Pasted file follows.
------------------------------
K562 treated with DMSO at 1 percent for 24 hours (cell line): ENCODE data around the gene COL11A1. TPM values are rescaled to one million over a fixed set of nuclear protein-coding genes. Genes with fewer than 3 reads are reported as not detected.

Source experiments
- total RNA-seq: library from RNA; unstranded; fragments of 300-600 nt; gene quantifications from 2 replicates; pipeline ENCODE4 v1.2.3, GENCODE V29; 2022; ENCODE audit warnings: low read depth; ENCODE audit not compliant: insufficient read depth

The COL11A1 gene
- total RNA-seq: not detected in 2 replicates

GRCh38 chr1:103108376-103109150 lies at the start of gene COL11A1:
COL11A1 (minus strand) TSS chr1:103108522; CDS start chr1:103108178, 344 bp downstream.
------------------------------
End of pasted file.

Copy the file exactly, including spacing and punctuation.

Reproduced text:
K562 treated with DMSO at 1 percent for 24 hours (cell line): ENCODE data around the gene COL11A1. TPM values are rescaled to one million over a fixed set of nuclear protein-coding genes. Genes with fewer than 3 reads are reported as not detected.

Source experiments
- total RNA-seq: library from RNA; unstranded; fragments of 300-600 nt; gene quantifications from 2 replicates; pipeline ENCODE4 v1.2.3, GENCODE V29; 2022; ENCODE audit warnings: low read depth; ENCODE audit not compliant: insufficient read depth

The COL11A1 gene
- total RNA-seq: not detected in 2 replicates

GRCh38 chr1:103108376-103109150 lies at the start of gene COL11A1:
COL11A1 (minus strand) TSS chr1:103108522; CDS start chr1:103108178, 344 bp downstream.